Mental health cannot be seen with the same lens that we use to address the challenges of other health problems
It’s October, and once again, the subject of mental healthcare has taken centre stage. With October 10 as World Mental Health Day, we have seen increased activity. Not just the media is writing about it; companies are organising lectures, workshops and other employee engagements on mental healthcare.
Even as the data points to an alarming prevalence of mental health issues in India, the services infrastructure to deal with the problem is hugely inadequate. One in five of us will have a mental health problem in India. That’s nearly 25 crore people! The country has about 10,000-15,000 mental health professionals to provide care to those with mental health issues.
How do we address such a huge challenge so that people with mental health issues receive the opportunity to recover and lead a good quality of life?
The answer lies in us looking at mental healthcare a little differently. We cannot expect to apply the norms and practices that we do for other health issues.
When one of us suffer from a mental illness, our decisions to address the illness is based on our notions and beliefs, and not on the right knowledge. And, this often leads to wrong choices and adverse situations. We deny that there is a mental health issue, we will try and ‘deal’ with the problem ourselves in the family so that others don’t come to know about it. Consequently, there’s an inordinate delay in seeking professional support for the illness. In several cases, people live with the problem for years before they reach out to the right mental health professional. This is primarily because we do not have the right knowledge about mental health.
Knowledge is the Key
So, the first step to addressing mental health issues is to acquire the right knowledge. We must know when one of our dear ones suffer from a mental health issue. We must know what should we do and who should we approach. By applying the right knowledge to our decisions that we make on the mental healthcare of our dear ones, we can cut down the delay that we usually see in providing them care and treatment. The earlier the person with mental illness receives treatment, the better the chances of their recovery. Equally important is the fact that knowledge of mental health will help us fight the most significant battle, which is a social stigma.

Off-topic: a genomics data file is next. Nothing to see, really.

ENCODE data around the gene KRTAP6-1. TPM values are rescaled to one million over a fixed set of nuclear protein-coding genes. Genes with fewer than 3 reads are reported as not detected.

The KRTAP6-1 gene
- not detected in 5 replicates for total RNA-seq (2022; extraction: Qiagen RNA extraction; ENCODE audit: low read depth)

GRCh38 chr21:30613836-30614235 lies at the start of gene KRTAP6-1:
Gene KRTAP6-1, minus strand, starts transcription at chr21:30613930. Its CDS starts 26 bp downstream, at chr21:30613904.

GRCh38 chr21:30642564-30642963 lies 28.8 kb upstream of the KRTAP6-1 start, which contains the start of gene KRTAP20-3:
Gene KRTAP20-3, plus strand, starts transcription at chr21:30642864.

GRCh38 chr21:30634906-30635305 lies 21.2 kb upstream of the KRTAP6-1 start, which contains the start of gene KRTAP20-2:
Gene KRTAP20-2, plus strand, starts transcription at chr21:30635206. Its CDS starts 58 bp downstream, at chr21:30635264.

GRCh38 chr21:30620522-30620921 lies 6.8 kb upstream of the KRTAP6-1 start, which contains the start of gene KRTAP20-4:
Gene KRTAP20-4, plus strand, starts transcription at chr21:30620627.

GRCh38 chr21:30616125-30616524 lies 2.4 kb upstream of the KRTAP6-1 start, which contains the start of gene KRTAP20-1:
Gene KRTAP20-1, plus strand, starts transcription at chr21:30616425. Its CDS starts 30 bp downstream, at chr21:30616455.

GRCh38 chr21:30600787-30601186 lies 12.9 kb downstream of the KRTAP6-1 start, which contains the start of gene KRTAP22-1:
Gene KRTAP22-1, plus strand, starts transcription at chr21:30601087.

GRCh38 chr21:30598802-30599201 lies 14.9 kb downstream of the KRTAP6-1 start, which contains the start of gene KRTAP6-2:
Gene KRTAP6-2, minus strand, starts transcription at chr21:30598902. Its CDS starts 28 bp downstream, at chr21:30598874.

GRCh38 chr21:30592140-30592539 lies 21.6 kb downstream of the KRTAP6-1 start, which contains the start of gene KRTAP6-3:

We know of several cases where the family members of those suffering from serious mental health issues seek help from wrong people for several years. They suffered from the problem, which worsened. They had wrong notions of the reason for the illness. If only they had the right knowledge of what needed to be done, they could have avoided a large part of those years of turmoil.
Support And Care For Treatment
Secondly, unlike many other health issues, addressing mental health problems require a more inclusive approach. The person who has mental illness must receive support and care from their family members. And, most often, we have seen that family members, despite their best intentions, are not able to have a positive approach to addressing the mental illness of their dear ones due to the stigmatic attitude of people around them.
Our decisions to deal with our mental illnesses are based on the attitude of people around us. As long as there’s the widespread stigma of mental illness in society, we will always discourage those with mental illness to reach out and seek support. Consequently, they (and their family members) will be forced to suffer from the problems silently. As members of society, it is our responsibility to understand our role in the recovery of those with mental illness. By acquiring the right knowledge and demonstrating empathy, we can become mental health allies.
Also Read: Fight Depression With Your Head Held High
It Can Happen At Any Stage
Anyone can get a mental health issue - from small problems such as emotional distress to a far severe mental illness. We can find ourselves in the grip of mental illness at any stage of our life.
- The first thing to do is to accept that there’s something wrong in us and not find a reason for that distress.
- The second immediate step we must take is to reach out to our dear ones – a family member, friend of anyone who we trust. Convey our distress to them and express the need for support. There’s nothing wrong in that.
- The third important step is to seek professional help. We may not always need to go to a psychiatrist for all our emotional issues. We could reach out to a psychologist, a counsellor or a therapist. We can even talk to our general physician about our emotional distress, and they could provide us with the right guidance.
- The crucial aspect here is to not waste our time in reaching out for treatment.
With inputs from Manoj Chandran, CEO of White Swan Foundation, a non-profit organisation that has developed India’s largest knowledge repository on mental healthcare
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